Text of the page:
Lord Young of Cookham (Con)..I do not have any fundamental objections to the Bill but, along with the right reverend Prelate the Bishop of Durham and the noble Baroness, Lady Bull, I have reservations about its impact on children.
Baroness Young of Hornsey (CB) [V]: My own view is similar to that of the right reverend Prelate the Bishop of Durham and of my noble friend Lady Bull: under-18s should never be used as undercover operatives. I find the whole idea absolutely repugnant rather than uncomfortable. I cannot see how it is legitimate to recruit juveniles as informers and spies in dangerous, violent situations but not to allow 16 year-olds to vote.
Baroness Blower (Lab): Such children as are recruited will have engaged in risky and quite possibly illegal behaviours, and will therefore be in need of help, support and protection. On this, I agree with the right reverend Prelate the Bishop of Durham. I am aware that the High Court has determined that it may be appropriate to use children where the welfare of the child could be protected, though it is hard for me to see how putting children in harm’s way could be considered to comply with Article 3 of the UNCRC, which provides that
“In all actions concerning children, whether undertaken by public or private … welfare institutions, courts of law, administrative authorities or legislative bodies, the best interests of the child shall be a primary consideration.”
Lord Haskell (Lab):… before we start debating amendments in Committee, I ask the Minister, do we really want juveniles to be authorised to carry out this criminal activity, even under the strictest supervision? As the right reverend Prelate the Bishop of Durham, the noble Baroness, Lady Bull, and others have suggested, are we not making a victim of the juvenile, bearing in mind the risk of violence and sexual assault, the emotional and associated mental, physical and psychological damage, and the risk of corruption, which will damage them well into their adult lives. To some, it would appear that these young people are being exploited by our public authorities, leaving it to the rest of us to clear up the mess.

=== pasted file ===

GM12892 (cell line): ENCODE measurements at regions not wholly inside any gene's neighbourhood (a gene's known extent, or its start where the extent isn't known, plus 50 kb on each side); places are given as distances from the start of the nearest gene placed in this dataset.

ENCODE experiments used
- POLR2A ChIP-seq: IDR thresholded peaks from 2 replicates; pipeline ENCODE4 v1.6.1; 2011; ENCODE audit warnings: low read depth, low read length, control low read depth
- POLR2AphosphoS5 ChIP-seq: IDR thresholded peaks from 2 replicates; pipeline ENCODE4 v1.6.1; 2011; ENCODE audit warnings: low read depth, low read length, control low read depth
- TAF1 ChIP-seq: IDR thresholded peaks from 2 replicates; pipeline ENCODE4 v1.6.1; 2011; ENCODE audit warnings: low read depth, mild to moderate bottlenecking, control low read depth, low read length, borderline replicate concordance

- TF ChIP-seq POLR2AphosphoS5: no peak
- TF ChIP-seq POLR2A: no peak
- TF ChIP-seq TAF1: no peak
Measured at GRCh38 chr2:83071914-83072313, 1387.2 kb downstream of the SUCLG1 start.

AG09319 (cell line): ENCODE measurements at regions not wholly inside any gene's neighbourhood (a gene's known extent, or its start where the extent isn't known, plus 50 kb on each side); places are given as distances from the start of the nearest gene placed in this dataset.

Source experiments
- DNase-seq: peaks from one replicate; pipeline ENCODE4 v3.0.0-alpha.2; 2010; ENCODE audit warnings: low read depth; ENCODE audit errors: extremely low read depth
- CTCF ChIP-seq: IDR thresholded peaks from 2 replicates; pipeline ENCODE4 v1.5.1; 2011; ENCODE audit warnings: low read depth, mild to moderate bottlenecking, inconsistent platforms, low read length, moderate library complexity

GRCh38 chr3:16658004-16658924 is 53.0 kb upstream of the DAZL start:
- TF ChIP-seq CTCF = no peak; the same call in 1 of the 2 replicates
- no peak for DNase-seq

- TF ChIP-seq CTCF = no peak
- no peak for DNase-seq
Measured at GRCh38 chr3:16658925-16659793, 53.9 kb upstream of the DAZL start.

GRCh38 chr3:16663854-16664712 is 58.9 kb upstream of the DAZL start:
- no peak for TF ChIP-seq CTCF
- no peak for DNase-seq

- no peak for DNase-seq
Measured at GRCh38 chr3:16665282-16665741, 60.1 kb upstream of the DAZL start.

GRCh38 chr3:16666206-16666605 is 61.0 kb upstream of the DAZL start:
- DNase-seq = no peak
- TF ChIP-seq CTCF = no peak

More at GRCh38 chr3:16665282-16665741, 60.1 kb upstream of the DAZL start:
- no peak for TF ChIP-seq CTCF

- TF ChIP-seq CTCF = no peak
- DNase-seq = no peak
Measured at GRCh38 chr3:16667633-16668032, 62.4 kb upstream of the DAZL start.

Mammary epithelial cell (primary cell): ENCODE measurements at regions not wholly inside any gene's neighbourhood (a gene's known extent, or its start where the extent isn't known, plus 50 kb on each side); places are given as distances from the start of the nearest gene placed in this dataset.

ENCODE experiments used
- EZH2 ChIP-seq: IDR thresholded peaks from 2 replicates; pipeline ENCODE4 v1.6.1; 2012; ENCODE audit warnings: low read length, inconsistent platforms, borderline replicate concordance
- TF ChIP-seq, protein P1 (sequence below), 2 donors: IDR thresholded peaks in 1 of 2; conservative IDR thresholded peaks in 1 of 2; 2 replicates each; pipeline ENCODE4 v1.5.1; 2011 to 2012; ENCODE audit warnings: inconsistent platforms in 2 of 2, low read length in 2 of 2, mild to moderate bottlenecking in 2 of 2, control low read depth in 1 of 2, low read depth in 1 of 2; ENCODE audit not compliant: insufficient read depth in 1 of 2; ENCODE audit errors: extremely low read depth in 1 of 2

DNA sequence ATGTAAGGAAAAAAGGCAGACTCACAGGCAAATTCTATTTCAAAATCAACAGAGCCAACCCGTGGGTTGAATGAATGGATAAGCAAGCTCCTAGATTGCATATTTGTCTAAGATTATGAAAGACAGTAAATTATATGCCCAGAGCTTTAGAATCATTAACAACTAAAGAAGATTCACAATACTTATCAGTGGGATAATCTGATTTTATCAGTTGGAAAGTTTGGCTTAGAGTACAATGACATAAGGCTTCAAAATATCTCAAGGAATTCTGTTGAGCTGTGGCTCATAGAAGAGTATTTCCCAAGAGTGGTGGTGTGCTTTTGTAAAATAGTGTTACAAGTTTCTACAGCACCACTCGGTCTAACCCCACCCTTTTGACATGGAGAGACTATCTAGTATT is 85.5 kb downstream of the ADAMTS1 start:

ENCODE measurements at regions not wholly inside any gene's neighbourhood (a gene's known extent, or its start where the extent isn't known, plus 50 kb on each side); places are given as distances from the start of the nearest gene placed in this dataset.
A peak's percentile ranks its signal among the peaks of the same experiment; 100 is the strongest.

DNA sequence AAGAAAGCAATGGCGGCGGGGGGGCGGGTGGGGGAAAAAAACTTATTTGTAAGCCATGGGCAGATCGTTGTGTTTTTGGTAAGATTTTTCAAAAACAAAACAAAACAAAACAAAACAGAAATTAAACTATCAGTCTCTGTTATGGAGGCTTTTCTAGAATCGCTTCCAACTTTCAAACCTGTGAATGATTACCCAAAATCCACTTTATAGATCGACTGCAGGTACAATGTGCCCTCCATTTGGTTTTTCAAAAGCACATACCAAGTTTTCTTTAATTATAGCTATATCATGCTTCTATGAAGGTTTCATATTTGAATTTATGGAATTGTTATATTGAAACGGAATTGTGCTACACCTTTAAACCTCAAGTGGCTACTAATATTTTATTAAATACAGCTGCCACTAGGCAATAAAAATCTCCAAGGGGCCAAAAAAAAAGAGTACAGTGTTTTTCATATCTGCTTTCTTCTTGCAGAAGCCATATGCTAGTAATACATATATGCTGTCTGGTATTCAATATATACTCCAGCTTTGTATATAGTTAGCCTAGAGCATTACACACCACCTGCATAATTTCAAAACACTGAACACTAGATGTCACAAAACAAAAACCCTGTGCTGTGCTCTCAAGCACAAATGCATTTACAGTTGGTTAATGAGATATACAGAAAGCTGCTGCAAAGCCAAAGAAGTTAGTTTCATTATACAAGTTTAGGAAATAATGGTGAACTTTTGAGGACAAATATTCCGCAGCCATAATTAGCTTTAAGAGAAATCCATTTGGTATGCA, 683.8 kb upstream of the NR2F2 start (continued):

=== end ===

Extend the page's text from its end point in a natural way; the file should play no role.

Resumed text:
Baroness Hamwee (LD): Many noble Lords, including from our Benches my noble friend Lady Doocey, have spoken forcefully of the use or, as the right reverend Prelate said, the abuse, of children—because juveniles are children—and vulnerable adults as CHIS. What does it say about us, as a society, that we contemplate exploiting children—often, as the noble Baroness, Lady Bull, says, disadvantaged children—in this way?
Lord Kennedy of Southwark (Lab Co-op)…The right reverend Prelate the Bishop of Durham, my noble friend Lord Haskel, the noble Baroness, Lady Bull, the noble Lord, Lord Young of Cookham, the noble Lord, Lord Russell of Liverpool, and many others raised the question of child CHIS. The important thing to recognise is that they are children—just that. On the rare occasions that they have to be used to combat crime—if there is no alternative—we have to be absolutely clear that proper and meaningful safeguards are in place. Every possible safeguard must be there, as the noble Baroness, Lady Bull, said.